Military judge won't drop charges against Bradley Manning
A US military judge has refused to drop half the counts leveled against Pfc. Bradley Manning.
The former army intelligence analyst faces a total of 22 charges - including aiding the enemy - after thousands of classified documents allegedly downloaded by the soldier ended up on the whistle-blowing website.
Colonel Denise Lind, presiding over recent court martial proceedings at Fort Meade in Maryland, rejected a defense motion asking that 10 of the 22 counts against the US soldier be dismissed.
Manning's lead civilian lawyer, David Coombs, told the courtmilitary prosecutors had lapsed in their obligation to hand over evidence which could have helped the defense.
Although Lind declined to drop the charges against Manning, she did order extra pre-trial hearings and urged the prosecution to accelerate its efforts to provide full disclosure of materials to the defense that could help Manning prove his innocence or reduce any potential sentence.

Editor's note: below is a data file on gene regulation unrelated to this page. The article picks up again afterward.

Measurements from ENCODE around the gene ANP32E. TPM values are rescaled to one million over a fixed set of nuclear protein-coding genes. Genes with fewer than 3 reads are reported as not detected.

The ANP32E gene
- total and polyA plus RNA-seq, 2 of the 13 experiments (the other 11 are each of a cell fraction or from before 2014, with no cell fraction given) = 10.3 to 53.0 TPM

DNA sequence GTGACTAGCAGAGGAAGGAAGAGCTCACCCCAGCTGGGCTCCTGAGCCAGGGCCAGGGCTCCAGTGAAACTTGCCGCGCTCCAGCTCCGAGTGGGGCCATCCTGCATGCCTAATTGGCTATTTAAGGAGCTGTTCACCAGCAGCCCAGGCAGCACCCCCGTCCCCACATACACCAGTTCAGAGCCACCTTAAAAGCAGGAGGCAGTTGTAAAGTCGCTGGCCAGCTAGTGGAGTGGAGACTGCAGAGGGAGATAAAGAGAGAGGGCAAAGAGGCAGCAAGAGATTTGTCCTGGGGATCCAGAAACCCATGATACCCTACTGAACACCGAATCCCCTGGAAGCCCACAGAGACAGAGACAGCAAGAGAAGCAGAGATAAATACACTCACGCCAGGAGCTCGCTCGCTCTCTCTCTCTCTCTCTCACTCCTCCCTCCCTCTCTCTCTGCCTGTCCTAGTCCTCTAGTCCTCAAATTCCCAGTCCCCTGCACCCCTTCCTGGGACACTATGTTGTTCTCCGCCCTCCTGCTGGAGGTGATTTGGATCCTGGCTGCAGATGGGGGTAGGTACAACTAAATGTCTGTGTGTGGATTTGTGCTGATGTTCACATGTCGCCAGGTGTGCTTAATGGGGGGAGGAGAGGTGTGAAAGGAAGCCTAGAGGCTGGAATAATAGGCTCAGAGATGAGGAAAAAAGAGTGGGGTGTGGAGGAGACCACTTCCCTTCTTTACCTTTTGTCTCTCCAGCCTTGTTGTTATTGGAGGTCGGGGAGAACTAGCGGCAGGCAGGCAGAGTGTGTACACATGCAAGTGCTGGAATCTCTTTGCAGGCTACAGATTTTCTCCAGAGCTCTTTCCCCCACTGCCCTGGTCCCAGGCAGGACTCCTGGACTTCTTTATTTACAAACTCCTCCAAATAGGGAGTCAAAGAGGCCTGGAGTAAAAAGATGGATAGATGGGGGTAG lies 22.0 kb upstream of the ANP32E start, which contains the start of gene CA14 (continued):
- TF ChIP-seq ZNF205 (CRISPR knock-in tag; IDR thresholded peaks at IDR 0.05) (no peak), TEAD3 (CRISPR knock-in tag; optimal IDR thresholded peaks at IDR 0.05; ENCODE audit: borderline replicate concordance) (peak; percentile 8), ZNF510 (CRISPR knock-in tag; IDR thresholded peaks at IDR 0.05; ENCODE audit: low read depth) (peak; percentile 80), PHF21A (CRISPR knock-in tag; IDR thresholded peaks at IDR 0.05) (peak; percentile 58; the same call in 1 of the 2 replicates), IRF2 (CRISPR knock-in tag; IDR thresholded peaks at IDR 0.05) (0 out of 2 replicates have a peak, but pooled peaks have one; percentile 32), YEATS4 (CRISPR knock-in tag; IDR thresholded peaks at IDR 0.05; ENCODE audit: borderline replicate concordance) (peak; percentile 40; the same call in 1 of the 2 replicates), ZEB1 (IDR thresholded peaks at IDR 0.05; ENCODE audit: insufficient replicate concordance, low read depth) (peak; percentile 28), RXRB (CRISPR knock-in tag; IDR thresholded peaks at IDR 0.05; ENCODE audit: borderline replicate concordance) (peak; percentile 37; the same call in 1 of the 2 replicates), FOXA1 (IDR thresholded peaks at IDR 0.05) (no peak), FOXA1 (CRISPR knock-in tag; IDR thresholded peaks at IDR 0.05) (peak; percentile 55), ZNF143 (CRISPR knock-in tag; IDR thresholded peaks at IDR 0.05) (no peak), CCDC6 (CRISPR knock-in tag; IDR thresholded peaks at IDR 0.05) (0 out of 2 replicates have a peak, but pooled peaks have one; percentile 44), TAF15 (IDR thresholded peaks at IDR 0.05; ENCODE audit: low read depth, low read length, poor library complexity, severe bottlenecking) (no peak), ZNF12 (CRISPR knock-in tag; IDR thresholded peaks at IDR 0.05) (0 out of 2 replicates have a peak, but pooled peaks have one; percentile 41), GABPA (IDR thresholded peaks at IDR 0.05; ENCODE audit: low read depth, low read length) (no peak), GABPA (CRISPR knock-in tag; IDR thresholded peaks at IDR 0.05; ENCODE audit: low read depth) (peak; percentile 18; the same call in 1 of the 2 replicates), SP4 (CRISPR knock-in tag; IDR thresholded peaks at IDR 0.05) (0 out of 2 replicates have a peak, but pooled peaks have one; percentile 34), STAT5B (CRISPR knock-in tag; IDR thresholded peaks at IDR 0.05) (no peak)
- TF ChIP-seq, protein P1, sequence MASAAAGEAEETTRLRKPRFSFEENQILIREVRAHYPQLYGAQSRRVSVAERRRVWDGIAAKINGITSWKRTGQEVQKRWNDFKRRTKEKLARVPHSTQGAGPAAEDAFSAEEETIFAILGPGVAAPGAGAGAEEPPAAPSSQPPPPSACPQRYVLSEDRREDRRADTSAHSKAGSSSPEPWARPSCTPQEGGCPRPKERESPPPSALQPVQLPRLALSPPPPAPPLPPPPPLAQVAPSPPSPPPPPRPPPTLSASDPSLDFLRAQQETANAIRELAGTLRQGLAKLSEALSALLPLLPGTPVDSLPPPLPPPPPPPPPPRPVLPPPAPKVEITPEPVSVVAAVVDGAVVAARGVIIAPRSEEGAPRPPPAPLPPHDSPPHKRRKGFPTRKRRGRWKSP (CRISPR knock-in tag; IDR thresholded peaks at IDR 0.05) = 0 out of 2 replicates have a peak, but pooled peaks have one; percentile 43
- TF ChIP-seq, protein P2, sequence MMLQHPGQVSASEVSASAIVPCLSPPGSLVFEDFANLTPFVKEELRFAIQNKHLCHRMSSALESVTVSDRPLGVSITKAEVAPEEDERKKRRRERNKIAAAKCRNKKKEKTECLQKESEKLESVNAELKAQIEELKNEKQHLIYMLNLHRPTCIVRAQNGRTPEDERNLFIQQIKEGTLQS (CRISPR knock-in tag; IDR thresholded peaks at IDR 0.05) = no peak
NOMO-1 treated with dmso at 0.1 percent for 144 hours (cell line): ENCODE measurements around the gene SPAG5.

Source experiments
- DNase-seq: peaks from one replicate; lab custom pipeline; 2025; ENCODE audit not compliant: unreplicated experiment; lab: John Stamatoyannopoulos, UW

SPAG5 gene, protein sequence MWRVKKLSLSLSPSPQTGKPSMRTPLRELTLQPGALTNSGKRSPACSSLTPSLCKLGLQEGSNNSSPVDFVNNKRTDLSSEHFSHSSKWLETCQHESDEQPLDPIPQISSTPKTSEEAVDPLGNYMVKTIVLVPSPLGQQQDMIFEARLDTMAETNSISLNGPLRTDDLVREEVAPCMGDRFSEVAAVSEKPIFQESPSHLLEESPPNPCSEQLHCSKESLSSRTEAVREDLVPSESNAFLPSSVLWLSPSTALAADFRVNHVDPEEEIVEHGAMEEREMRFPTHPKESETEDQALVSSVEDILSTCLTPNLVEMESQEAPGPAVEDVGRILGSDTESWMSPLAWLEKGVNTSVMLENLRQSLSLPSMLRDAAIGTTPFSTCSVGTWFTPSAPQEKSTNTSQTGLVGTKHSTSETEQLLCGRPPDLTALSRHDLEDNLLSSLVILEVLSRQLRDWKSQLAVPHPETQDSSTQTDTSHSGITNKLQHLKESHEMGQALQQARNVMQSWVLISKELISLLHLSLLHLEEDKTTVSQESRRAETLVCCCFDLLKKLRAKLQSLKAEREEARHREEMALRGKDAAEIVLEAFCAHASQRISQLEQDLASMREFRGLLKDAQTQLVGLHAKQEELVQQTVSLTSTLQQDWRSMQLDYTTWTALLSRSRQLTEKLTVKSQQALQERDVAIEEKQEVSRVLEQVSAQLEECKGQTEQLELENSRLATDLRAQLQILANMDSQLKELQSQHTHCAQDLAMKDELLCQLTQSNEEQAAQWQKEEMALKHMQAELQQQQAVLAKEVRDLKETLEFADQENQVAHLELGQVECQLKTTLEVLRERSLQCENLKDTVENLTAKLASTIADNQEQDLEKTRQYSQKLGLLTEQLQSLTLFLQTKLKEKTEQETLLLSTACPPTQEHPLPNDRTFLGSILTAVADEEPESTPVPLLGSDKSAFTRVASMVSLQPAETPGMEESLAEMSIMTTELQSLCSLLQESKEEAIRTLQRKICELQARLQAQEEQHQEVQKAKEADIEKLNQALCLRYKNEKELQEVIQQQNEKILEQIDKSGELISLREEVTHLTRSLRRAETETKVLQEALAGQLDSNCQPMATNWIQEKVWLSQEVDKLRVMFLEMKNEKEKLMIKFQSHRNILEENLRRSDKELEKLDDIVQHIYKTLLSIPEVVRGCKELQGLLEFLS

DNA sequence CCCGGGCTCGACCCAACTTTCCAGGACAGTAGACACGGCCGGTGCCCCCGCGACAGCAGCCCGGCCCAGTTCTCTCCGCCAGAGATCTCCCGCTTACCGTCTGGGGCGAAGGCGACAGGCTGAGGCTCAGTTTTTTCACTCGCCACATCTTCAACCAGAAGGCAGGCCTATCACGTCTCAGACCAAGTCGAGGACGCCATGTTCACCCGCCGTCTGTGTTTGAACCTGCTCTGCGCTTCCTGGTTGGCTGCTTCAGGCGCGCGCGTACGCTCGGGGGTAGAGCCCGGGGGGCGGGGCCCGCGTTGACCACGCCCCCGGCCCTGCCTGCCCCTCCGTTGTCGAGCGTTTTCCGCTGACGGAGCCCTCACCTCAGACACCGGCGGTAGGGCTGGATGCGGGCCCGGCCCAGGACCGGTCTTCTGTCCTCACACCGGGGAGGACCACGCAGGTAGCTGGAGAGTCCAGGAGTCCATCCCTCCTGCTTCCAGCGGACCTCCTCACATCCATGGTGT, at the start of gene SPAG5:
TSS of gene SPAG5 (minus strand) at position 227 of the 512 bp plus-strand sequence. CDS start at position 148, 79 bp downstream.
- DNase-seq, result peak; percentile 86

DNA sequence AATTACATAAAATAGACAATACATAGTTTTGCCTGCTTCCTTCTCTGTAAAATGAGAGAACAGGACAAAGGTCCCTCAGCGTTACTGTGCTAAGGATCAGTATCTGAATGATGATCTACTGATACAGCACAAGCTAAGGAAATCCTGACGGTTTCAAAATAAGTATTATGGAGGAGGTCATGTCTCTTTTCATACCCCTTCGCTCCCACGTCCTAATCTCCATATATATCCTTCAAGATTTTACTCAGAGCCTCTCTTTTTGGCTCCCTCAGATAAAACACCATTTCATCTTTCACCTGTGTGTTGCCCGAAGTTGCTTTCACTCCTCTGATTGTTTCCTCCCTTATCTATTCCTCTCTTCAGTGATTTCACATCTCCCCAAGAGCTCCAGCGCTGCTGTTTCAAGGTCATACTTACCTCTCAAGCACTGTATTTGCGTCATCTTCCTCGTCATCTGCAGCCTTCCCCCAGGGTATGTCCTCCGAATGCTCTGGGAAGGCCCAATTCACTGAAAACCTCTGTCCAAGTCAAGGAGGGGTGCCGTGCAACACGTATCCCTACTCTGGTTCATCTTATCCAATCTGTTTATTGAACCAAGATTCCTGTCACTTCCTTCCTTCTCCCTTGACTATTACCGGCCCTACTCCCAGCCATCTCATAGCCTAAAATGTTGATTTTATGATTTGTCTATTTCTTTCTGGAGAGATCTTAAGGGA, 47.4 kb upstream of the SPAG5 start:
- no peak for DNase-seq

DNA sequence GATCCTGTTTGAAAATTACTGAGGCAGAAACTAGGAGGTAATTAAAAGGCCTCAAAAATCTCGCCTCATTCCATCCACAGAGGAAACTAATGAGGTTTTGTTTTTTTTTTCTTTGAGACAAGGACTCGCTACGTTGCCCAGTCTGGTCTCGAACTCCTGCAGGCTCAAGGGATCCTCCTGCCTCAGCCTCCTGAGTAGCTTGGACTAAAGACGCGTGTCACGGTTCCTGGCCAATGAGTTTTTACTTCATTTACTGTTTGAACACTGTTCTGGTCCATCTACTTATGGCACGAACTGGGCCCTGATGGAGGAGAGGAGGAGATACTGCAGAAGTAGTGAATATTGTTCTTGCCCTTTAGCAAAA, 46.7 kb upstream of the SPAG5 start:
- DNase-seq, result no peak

It should be noted that Lind recently ordered the Obama administration to disclose a number of confidential documents related to WikiLeaks. Specifically, the government was forced to hand over an official State Department "damage assessment" report to Manning's defense team last week. The report offers a detailed analysis of damage to US interests that Manning allegedly caused by transferring classified documents which ultimately ended up on the whistle-blowing site.
Manning's military trial is now slated to begin in November 2012 or January 2013. If found guilty, the former army intelligence analyst will likely spend the rest of his life in the brig without the chance of parole.